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Summary:

The New York Times Company (NYSE: NYT) is laying off some 100 NYT business-side employees and cutting non-union salaries across the board. N…

The New York Times Company (NYSE: NYT) is laying off some 100 NYT business-side employees and cutting non-union salaries across the board. NYFishbowl has the memo, which also outlines a “temporary” 5 percent salary reduction for all non-union employees at the NYT. In an attempt at softening the blow, NYT execs say staffers can take an additional 10 personal days off over the next nine months. The memo contains a promise that salaries will return to current levels next year, adding, “Of course, such a decision depends on the state of our business.”

Staci adds: The salary cuts affect all non-union employees across the company — including executive officers — but at varying degrees. The only exception, according to the company, is the International Herald Tribune, which is taking other cost-cutting measures. NYTCo didn’t mention the layoffs in an SEC filing but said the salary cuts would cover executive officers as well. Effective April 1, the salaries of Chairman Arthur Sulzberger, Jr., CEO Janet Robinson and others will drop 5 percent. According to the 2009 proxy, Sulzberger’s base salary for 2008 was $1,087,000, while Robinson’s was $1 million. Sulzberger and Robinson distributed their own company-wide memo.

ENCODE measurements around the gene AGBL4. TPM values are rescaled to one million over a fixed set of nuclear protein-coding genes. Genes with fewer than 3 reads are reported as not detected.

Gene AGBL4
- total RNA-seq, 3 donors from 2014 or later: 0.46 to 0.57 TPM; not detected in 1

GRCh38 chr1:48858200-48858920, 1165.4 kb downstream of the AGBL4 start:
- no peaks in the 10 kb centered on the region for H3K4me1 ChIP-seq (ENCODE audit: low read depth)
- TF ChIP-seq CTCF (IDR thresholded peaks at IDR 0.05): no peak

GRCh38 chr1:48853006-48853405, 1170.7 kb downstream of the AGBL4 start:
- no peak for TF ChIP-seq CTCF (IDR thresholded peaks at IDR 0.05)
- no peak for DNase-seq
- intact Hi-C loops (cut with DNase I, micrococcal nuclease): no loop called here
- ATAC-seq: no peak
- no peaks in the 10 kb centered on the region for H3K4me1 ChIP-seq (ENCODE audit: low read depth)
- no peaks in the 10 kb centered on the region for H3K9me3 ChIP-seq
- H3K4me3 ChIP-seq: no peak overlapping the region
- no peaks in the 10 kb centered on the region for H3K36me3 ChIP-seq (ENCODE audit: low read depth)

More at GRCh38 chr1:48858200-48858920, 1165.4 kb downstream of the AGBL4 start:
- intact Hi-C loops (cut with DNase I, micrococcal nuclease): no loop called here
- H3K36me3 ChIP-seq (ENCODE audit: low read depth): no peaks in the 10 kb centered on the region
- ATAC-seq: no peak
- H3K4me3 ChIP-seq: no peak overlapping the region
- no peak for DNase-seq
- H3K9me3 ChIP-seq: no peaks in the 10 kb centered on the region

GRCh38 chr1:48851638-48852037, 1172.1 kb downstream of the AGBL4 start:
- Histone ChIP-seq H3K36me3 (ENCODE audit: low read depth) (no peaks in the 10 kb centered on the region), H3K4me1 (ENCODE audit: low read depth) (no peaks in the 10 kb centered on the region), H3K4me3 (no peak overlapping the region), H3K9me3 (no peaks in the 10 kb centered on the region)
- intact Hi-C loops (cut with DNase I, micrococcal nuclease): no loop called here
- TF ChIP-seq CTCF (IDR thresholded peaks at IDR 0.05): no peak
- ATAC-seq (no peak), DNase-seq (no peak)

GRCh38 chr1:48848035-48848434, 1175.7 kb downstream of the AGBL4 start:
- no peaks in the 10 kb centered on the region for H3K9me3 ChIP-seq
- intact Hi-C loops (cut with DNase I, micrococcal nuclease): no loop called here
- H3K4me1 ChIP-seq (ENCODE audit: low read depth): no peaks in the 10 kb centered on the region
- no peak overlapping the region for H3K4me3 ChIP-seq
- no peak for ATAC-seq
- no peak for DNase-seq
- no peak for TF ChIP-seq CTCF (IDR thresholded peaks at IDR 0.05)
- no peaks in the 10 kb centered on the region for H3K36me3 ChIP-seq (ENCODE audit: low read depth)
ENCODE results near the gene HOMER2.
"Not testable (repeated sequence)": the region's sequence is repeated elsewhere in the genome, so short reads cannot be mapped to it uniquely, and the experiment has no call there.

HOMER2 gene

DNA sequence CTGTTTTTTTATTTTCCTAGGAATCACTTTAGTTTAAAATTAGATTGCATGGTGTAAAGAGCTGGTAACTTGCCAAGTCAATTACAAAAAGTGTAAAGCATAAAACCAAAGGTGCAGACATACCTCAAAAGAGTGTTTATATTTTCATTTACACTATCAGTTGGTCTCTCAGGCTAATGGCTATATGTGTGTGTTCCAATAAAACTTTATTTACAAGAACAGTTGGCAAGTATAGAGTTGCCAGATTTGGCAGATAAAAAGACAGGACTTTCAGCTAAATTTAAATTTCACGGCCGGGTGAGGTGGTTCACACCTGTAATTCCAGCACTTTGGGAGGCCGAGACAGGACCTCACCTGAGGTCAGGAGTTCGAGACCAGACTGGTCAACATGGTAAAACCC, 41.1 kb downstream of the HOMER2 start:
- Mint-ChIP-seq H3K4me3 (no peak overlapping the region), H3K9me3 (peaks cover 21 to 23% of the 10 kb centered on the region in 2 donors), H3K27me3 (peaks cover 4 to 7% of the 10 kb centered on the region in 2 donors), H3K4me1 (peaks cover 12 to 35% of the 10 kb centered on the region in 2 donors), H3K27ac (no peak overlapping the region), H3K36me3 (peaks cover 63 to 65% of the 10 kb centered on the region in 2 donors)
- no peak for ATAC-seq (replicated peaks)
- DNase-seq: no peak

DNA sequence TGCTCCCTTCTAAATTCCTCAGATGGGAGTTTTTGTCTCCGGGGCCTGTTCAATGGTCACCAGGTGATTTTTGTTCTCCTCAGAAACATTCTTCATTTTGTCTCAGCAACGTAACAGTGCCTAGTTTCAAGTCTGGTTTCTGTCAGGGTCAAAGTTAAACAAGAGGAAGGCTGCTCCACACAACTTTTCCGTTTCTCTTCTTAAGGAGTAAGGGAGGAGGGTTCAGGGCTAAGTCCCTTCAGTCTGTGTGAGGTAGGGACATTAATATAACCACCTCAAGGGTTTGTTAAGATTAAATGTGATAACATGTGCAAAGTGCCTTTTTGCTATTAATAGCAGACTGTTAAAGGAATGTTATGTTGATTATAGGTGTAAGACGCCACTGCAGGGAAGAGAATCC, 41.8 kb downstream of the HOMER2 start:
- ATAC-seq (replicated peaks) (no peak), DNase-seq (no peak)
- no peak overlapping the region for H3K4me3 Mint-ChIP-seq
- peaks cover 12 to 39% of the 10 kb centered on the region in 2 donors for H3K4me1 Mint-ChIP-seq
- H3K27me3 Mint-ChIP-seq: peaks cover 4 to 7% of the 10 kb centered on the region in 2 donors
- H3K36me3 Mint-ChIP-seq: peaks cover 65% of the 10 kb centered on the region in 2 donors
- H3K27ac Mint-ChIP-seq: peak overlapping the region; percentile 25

The salary hits for non-union employees differ by division. From the filing: “The salaries of these employees at the Company

  1. I have noticed the NY Times is carrying more ads in recent days. Back in Jan and Feb, the business section would carry no ads for days and the A section would have about 3 ad pages in the entire section.

    Starting a couple of weeks ago, the Times is carrying more ads and is looking closer to normal.

    I have not seen an explanation anywhere. I wonder if your reporters can dig out the story behind this. Is this a result of drastically cut rates or the beginnings of a recovery?

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  2. Why isn't anyone calling for the union to offer up their own cut? Unions should work both ways and in this case, if they don't offer up a cut, they risk alienating their colleagues, demonstrating how much they do not understand the plight of the company and really dont care if the NYTimes survives…

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